Ticket tug-of-war sparks controversy at Crimson Nights

By Erik Daenitz, Asst. Photo Editor

A tug-of-war contest for eighth-row MUSS seats ended in controversy Friday at Crimson Nights.

Team “Swoop” initially appeared to snatch the victory from team “Tow Trucks” in the final match of the tug-of-war tournament, sponsored by the Student Alumni Association. But members of Tow Trucks were incensed when they discovered that Swoop won with 12 members, two more than the allowable limit.

“It was bull crap,” said Nano Tonga, a student and former Utah football player who was on Tow Trucks. “It was unjust and ridiculously organized.”

Tow Trucks also protested the fact that several members of Swoop had switched among multiple teams and were not Utah students, another set of rule violations.

Although Tow Trucks cited Swoop’s infringements as grounds for disqualification, Swoop members countered, pointing out that Tow Trucks employed the help of U athletes, including Tonga, Halie Sawyer, Mandy Munns, Iwalani Rodrigues and a current football player who requested anonymity because of fear of reprisal from his coaches.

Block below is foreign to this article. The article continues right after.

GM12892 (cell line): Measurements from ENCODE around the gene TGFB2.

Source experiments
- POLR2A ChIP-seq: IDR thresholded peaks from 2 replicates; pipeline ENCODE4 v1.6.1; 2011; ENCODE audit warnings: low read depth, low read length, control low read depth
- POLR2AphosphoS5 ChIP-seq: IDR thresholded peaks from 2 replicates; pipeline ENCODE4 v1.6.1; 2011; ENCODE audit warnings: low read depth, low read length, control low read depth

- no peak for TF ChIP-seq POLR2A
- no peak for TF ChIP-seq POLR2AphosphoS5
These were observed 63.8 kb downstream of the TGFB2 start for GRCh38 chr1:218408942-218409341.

Myles Carrera transferred from team “Get Some” to team Swoop after Get Some’s defeat. He felt that the presence of U athletes on team Tow Trucks was an inequity.

“If we did the work to win with these guys, that’s like half the battle,” Carrera said.
Still, despite the argument, MUSS officials were able to resolve the problem.

“There won’t be a rematch,” said Jonathan Bowen, the football MUSS vice president. Instead, all U students on both teams will receive the eighth row season tickets, he said.

[email protected]

Erik Daenitz

Team Get Some battles during the MUSS tug-of-war contest at Crimson Nights on Friday. Get Some was defeated but team member Myles Carrera, right, was eventually victorious after joining team Swoop.